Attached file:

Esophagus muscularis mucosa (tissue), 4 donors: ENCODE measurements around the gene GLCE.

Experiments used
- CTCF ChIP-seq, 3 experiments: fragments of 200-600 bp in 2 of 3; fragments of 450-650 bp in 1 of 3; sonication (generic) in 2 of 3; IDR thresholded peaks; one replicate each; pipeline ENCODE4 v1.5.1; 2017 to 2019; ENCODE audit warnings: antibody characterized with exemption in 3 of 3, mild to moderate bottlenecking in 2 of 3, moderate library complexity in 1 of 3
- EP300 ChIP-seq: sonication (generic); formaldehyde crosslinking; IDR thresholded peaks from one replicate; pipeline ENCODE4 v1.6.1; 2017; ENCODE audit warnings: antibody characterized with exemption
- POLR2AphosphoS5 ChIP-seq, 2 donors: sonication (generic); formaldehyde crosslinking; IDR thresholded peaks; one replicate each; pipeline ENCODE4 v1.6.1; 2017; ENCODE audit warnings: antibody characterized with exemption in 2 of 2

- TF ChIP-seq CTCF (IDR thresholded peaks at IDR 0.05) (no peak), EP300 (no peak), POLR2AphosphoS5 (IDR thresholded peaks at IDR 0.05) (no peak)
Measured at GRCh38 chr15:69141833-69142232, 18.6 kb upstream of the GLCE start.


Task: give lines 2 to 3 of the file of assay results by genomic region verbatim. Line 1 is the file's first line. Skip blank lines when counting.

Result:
Experiments used
- CTCF ChIP-seq, 3 experiments: fragments of 200-600 bp in 2 of 3; fragments of 450-650 bp in 1 of 3; sonication (generic) in 2 of 3; IDR thresholded peaks; one replicate each; pipeline ENCODE4 v1.5.1; 2017 to 2019; ENCODE audit warnings: antibody characterized with exemption in 3 of 3, mild to moderate bottlenecking in 2 of 3, moderate library complexity in 1 of 3